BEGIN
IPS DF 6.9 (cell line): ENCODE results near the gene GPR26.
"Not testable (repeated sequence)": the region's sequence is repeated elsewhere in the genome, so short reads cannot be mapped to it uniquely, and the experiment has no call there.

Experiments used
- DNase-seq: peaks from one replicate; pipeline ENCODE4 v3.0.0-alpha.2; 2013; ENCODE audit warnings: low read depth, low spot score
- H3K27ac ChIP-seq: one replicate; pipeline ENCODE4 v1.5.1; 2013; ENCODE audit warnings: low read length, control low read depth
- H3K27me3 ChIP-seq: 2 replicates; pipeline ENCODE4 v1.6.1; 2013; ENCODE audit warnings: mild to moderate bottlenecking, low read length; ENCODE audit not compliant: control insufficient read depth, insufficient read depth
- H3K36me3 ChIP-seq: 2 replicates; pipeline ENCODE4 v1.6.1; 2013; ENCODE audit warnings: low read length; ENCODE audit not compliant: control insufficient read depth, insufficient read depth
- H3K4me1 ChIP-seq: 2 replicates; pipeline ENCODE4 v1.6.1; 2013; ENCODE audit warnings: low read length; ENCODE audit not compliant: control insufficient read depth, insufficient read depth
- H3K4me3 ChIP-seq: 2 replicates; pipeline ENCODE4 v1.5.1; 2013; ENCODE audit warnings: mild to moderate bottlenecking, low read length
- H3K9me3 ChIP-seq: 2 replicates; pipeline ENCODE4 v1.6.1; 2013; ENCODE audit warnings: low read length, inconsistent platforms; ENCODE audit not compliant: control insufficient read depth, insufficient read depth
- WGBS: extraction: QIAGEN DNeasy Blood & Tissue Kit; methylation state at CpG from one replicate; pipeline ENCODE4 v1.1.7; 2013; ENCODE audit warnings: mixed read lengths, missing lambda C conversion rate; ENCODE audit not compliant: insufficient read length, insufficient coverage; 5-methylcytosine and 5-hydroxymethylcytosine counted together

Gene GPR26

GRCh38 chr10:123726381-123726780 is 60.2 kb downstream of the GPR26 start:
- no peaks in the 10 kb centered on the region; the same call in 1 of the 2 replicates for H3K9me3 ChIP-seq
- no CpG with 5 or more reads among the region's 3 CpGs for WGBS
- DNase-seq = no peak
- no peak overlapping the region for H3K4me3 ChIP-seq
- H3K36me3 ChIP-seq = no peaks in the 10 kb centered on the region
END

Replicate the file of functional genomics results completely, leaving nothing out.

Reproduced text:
IPS DF 6.9 (cell line): ENCODE results near the gene GPR26.
"Not testable (repeated sequence)": the region's sequence is repeated elsewhere in the genome, so short reads cannot be mapped to it uniquely, and the experiment has no call there.

Experiments used
- DNase-seq: peaks from one replicate; pipeline ENCODE4 v3.0.0-alpha.2; 2013; ENCODE audit warnings: low read depth, low spot score
- H3K27ac ChIP-seq: one replicate; pipeline ENCODE4 v1.5.1; 2013; ENCODE audit warnings: low read length, control low read depth
- H3K27me3 ChIP-seq: 2 replicates; pipeline ENCODE4 v1.6.1; 2013; ENCODE audit warnings: mild to moderate bottlenecking, low read length; ENCODE audit not compliant: control insufficient read depth, insufficient read depth
- H3K36me3 ChIP-seq: 2 replicates; pipeline ENCODE4 v1.6.1; 2013; ENCODE audit warnings: low read length; ENCODE audit not compliant: control insufficient read depth, insufficient read depth
- H3K4me1 ChIP-seq: 2 replicates; pipeline ENCODE4 v1.6.1; 2013; ENCODE audit warnings: low read length; ENCODE audit not compliant: control insufficient read depth, insufficient read depth
- H3K4me3 ChIP-seq: 2 replicates; pipeline ENCODE4 v1.5.1; 2013; ENCODE audit warnings: mild to moderate bottlenecking, low read length
- H3K9me3 ChIP-seq: 2 replicates; pipeline ENCODE4 v1.6.1; 2013; ENCODE audit warnings: low read length, inconsistent platforms; ENCODE audit not compliant: control insufficient read depth, insufficient read depth
- WGBS: extraction: QIAGEN DNeasy Blood & Tissue Kit; methylation state at CpG from one replicate; pipeline ENCODE4 v1.1.7; 2013; ENCODE audit warnings: mixed read lengths, missing lambda C conversion rate; ENCODE audit not compliant: insufficient read length, insufficient coverage; 5-methylcytosine and 5-hydroxymethylcytosine counted together

Gene GPR26

GRCh38 chr10:123726381-123726780 is 60.2 kb downstream of the GPR26 start:
- no peaks in the 10 kb centered on the region; the same call in 1 of the 2 replicates for H3K9me3 ChIP-seq
- no CpG with 5 or more reads among the region's 3 CpGs for WGBS
- DNase-seq = no peak
- no peak overlapping the region for H3K4me3 ChIP-seq
- H3K36me3 ChIP-seq = no peaks in the 10 kb centered on the region